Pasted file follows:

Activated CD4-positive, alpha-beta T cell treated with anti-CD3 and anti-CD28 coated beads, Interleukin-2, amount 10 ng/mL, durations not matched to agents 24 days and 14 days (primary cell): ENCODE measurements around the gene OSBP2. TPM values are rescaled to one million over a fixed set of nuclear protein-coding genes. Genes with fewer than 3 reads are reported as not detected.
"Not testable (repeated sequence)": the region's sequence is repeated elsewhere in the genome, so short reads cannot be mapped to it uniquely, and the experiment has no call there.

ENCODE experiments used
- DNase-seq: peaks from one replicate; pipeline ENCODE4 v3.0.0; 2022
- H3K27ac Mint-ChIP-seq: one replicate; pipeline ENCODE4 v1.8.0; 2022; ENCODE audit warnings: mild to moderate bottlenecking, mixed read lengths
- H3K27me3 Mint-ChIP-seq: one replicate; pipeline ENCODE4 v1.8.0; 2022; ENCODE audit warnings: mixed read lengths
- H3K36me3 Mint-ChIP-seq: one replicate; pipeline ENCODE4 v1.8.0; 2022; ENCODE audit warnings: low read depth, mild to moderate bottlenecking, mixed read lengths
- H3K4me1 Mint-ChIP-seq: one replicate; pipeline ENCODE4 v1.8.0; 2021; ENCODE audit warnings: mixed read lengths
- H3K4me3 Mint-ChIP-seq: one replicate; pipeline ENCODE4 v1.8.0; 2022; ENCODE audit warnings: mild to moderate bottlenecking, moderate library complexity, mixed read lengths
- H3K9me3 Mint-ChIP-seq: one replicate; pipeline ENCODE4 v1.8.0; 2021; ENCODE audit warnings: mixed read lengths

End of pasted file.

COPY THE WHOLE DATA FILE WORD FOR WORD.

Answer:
Activated CD4-positive, alpha-beta T cell treated with anti-CD3 and anti-CD28 coated beads, Interleukin-2, amount 10 ng/mL, durations not matched to agents 24 days and 14 days (primary cell): ENCODE measurements around the gene OSBP2. TPM values are rescaled to one million over a fixed set of nuclear protein-coding genes. Genes with fewer than 3 reads are reported as not detected.
"Not testable (repeated sequence)": the region's sequence is repeated elsewhere in the genome, so short reads cannot be mapped to it uniquely, and the experiment has no call there.

ENCODE experiments used
- DNase-seq: peaks from one replicate; pipeline ENCODE4 v3.0.0; 2022
- H3K27ac Mint-ChIP-seq: one replicate; pipeline ENCODE4 v1.8.0; 2022; ENCODE audit warnings: mild to moderate bottlenecking, mixed read lengths
- H3K27me3 Mint-ChIP-seq: one replicate; pipeline ENCODE4 v1.8.0; 2022; ENCODE audit warnings: mixed read lengths
- H3K36me3 Mint-ChIP-seq: one replicate; pipeline ENCODE4 v1.8.0; 2022; ENCODE audit warnings: low read depth, mild to moderate bottlenecking, mixed read lengths
- H3K4me1 Mint-ChIP-seq: one replicate; pipeline ENCODE4 v1.8.0; 2021; ENCODE audit warnings: mixed read lengths
- H3K4me3 Mint-ChIP-seq: one replicate; pipeline ENCODE4 v1.8.0; 2022; ENCODE audit warnings: mild to moderate bottlenecking, moderate library complexity, mixed read lengths
- H3K9me3 Mint-ChIP-seq: one replicate; pipeline ENCODE4 v1.8.0; 2021; ENCODE audit warnings: mixed read lengths